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Articles about Wrongful Convictions

Congress Exempts from Taxation Awards to Wrongfully Convicted

by Derek Gilna

Congress has passed the wrongful Conviction Tax Act of 2015 with votes from both sides of the aisle, exempting the damage awarded granted the wrongfully convicted from federal tax liability.   According to the Innocence Project, a prisoner-rights organization who has contributed to the exoneration of dozens of wrongfully-convicted and imprisoned individuals, hailed the new law as "the right thing to do."

According to Marvin Anderson, an Innocence Project board member and a twenty-year prisoner who was finally cleared of rape by DNA evidence, said, " It's crazy that, after stealing years of a person's life, providing little if any help with readjusting to the outside world, the government would want to take away the money that is supposed to help the wrongfully convicted rebuild their lives.  As it is, too many states provide inadequate re-entry services for the wrongfully convicted.  It's as though we are supposed to just pick up from where we left off, but it doesn't work that way...I'm happy Congress passed this bill."

Rebecca Brown, Policy Director for the Innocence Project, noted that, "we must do more to address these reentry needs, and the Wrongful Conviction ...

$82,500 Damages to Detained American, Federal Judge Blasts ICE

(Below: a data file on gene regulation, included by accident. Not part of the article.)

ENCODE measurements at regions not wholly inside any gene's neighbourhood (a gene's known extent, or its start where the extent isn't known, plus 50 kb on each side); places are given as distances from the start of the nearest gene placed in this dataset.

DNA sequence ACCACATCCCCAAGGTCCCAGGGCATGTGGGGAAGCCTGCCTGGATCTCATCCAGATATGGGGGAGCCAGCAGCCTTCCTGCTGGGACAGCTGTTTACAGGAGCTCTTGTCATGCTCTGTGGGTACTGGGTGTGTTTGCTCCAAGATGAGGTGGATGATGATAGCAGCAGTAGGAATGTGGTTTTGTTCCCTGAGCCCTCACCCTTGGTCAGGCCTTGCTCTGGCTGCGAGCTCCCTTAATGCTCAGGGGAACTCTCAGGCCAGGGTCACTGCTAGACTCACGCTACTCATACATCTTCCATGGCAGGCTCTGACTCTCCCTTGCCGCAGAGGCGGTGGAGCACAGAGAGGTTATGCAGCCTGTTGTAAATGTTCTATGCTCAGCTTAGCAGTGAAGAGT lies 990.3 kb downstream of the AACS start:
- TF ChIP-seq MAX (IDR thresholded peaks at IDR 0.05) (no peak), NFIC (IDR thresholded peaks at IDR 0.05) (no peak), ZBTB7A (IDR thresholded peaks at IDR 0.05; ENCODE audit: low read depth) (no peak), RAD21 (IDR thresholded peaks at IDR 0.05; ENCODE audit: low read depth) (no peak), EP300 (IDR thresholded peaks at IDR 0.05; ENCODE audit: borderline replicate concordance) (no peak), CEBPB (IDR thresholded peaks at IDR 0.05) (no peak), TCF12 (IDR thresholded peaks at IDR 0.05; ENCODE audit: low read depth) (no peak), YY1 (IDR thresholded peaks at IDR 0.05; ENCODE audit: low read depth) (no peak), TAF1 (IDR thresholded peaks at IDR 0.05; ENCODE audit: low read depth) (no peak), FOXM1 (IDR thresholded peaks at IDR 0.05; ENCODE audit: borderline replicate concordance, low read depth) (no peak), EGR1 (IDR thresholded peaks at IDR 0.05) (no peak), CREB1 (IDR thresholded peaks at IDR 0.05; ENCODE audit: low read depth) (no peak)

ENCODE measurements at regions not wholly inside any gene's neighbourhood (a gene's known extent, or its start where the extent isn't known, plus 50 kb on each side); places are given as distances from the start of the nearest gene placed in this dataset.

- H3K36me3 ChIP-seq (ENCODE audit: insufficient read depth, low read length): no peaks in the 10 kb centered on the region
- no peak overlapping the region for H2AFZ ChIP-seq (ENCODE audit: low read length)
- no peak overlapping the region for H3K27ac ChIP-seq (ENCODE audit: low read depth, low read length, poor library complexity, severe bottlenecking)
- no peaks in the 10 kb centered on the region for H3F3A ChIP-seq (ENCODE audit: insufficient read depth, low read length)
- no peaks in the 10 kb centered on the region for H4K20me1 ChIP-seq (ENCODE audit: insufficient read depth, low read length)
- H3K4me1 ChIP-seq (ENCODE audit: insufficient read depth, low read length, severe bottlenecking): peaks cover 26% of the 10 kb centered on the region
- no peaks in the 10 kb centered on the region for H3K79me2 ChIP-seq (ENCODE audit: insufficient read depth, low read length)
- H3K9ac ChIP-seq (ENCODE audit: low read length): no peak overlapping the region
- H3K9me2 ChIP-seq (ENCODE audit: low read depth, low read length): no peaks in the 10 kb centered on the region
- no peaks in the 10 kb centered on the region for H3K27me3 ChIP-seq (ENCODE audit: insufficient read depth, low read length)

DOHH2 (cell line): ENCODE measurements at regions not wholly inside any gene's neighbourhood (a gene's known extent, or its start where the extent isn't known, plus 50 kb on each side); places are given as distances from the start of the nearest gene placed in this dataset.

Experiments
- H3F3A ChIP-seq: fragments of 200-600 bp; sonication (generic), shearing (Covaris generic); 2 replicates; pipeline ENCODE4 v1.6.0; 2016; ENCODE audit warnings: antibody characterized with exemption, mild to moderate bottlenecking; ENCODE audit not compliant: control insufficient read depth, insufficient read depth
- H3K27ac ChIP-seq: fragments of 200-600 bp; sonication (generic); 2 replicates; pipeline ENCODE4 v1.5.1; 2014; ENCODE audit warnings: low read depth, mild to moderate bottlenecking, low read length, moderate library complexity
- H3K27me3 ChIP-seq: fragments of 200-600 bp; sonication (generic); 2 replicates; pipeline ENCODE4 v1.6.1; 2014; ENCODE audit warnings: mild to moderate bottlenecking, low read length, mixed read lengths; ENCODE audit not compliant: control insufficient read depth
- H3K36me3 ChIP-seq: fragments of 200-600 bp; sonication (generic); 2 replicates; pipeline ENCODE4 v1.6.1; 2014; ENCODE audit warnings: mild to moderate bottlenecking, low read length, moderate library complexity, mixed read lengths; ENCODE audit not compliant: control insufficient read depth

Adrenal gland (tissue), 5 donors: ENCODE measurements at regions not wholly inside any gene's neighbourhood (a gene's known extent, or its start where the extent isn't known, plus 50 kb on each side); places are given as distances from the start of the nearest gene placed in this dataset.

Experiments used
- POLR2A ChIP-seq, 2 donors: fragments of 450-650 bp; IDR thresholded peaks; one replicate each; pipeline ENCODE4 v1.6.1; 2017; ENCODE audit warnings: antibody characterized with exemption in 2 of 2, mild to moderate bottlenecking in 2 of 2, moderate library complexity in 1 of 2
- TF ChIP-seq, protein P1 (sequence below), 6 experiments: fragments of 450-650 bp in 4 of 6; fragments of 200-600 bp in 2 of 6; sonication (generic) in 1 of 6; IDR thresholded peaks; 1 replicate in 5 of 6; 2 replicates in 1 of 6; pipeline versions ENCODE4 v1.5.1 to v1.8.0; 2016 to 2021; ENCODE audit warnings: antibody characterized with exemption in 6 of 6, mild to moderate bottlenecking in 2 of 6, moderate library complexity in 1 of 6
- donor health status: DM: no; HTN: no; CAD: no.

By Christopher Zoukis

In a scathing opinion, Judge Jack B. Weinstein, Senior Judge of the United States District Court for the Eastern District of New York, awarded a wrongfully detained American citizen $82,500 in damages for false arrest and false imprisonment at the hands of Immigration and Customs Enforcement.

Davino Watson was born in Kingston, Jamaica November 17, 1984. Both of his parents were Jamaican citizens, but after living in America for several years, his father became an American citizen. Watson was 17-years-old at the time, and pursuant to immigration law, he became an American citizen at the same time as his father.

After spending several years in New York State Prison for robbery and drug convictions, Watson was set to be released. Unfortunately for him, the crack ICE deportation team stepped in, decided that he was not an American citizen, and initiated deportation proceedings against him. Based on the files of two Jamaican citizens who were not Watson's parents, ICE detained Watson for a total of 1,273 days before finally realizing that he was an American.

Watson was transferred from New York to Louisiana and eventually to Alabama during his three-and-a-half years of detention. He was ...

Chicago Man Exonerated of Murder Awarded $13 Million after 22 Years in Prison

by Lonnie Burton

Following a trial that began on March 6, 2017, a federal jury awarded a former prisoner more than $13 million after he sued the City of Chicago, seven police officers and two Cook County prosecutors over his wrongful convictions for a 1992 double homicide.